“From a Stoic perspective Seneca’s complaint is fully justified. One of the necessary conditions for maintaining his animus [mind], and thus his ability to engage with reason, is interaction with his spiritual brothers who help him continue to progress toward virtue; isolation actively hinders that process. Without his animus, Seneca is unable to access the broader network of the cosmopolis or to develop ‘the possibilities inherent in our rational nature’ in his journey toward sagehood.” (p. 107)

Perhaps, but it still smells more like special pleading to me than what a Stoic would coherently going to argue. (And, to be fair, Epictetus also warns us about the quality of the company we keep, in Enchiridion XXXIII.6) Then again, I made the point before that Seneca was no sage, and that he knew it very well. So let’s cut the fellow a bit of slack, shall we?

Gloyn uses Seneca’s Stoic plea with Polybium, together with similar references he makes in both the other two letters of consolation, to ask a serious question about Stoic philosophy in general: is Seneca implying that one cannot become virtuous unless one is nurtured by a family (mother, brothers, or, as we shall see soon in this series, father)? Her argument is that a family is not necessary, but the proficiens does need some sort of supportive network, of which a family is just the most common type, in order to develop virtue:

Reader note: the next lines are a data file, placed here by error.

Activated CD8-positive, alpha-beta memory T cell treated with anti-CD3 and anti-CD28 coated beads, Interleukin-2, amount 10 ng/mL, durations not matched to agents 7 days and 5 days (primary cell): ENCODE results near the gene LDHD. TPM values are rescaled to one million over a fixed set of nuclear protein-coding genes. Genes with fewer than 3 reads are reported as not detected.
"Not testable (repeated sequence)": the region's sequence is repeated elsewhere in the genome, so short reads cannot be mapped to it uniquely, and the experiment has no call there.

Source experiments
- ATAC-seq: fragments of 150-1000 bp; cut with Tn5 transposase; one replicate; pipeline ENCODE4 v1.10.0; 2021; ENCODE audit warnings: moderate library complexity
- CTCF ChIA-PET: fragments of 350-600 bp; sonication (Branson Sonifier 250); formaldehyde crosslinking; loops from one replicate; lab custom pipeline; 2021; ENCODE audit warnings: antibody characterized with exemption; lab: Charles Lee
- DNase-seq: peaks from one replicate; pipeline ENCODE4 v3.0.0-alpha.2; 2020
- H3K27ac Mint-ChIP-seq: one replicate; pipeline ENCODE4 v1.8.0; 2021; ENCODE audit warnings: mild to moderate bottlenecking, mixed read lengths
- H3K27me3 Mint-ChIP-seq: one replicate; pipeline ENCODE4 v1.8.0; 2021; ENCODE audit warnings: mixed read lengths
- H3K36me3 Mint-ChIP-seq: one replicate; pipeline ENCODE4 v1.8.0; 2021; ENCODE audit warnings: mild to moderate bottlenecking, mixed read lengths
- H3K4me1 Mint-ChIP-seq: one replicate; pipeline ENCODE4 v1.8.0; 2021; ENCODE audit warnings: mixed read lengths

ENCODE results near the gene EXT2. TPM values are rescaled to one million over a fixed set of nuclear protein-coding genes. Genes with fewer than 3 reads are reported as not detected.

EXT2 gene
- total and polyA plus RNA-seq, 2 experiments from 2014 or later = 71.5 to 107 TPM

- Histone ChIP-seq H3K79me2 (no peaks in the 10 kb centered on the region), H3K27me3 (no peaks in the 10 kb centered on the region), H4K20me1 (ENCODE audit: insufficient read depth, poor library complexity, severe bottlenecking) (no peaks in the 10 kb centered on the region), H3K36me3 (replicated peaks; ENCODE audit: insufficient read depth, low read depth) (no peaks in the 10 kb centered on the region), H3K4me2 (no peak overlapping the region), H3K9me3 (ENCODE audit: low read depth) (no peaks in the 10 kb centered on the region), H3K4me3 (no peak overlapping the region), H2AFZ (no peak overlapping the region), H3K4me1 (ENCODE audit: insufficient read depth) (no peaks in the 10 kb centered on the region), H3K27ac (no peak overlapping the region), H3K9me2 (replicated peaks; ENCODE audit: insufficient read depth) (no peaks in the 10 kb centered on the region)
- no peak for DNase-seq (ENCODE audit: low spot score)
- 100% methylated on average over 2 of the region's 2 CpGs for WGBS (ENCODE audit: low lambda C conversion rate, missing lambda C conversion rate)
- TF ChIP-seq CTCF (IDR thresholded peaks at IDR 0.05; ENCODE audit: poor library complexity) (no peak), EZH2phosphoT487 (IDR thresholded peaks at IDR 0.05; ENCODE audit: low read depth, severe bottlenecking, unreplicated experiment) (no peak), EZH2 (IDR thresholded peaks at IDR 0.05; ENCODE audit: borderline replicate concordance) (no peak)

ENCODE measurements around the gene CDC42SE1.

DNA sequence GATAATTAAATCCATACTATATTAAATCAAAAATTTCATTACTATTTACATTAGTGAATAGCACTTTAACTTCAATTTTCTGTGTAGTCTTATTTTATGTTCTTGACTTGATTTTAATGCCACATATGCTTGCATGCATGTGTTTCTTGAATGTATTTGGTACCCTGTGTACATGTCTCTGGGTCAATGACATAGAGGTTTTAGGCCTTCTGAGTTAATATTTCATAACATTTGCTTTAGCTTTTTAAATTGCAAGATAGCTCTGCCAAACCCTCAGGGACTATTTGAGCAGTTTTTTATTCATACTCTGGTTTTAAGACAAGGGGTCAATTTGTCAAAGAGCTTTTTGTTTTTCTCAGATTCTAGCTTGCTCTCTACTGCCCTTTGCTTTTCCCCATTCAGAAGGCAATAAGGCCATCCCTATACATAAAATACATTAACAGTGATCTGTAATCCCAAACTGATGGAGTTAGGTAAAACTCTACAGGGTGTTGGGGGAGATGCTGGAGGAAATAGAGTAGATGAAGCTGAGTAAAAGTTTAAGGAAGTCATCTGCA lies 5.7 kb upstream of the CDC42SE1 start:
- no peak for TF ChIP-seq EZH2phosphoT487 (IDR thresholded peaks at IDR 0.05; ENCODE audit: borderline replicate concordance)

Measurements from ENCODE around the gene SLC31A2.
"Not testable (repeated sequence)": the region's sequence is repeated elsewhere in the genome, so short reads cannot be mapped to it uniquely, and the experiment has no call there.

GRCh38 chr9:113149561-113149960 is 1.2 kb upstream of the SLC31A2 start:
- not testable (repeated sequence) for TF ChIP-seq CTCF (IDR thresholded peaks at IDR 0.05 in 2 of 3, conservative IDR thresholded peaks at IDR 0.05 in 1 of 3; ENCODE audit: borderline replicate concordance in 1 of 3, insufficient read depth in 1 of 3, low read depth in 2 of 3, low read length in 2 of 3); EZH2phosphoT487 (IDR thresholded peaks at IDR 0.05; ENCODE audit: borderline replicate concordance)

“Since the family is the first community we belong to, or even unknowingly or for a brief period of time, it serves as the paradigmatic community through which ideas of moral growth are articulated. Other forms of community can provide the support required for ethical development, as the Epistulae Morales demonstrate; however, the prominence of the biological family and its relationship to virtue in the consolation is caused by the comfort that the texts offer for the loss of family members.” (p. 108)

But hold on a minute! Doesn’t this make Stoicism pretty much indistinguishable from Aristotelianism? Aren’t the Peripatetics the one who argue that some externals are necessary for the eudaimonic life? Yes, but the Stoics never argued — and they couldn’t have, on penalty of absurdity — that virtue develops in a vacuum. At the very least one needs teachers or models, a functional developing brain, and language (without which there is no philosophy, only instinct).

What differentiate the Stoics, then, is what happens after the developmental stage: for Aristotle one cannot be eudaimon unless he continues to have at least some externals (wealth, health, good looks…) throughout his life. For the Stoics, only virtue is necessary and sufficient for eudaimonia, understood as the life worth living. The rest is preferred, but not required.

(Next: the mystery of marriage.)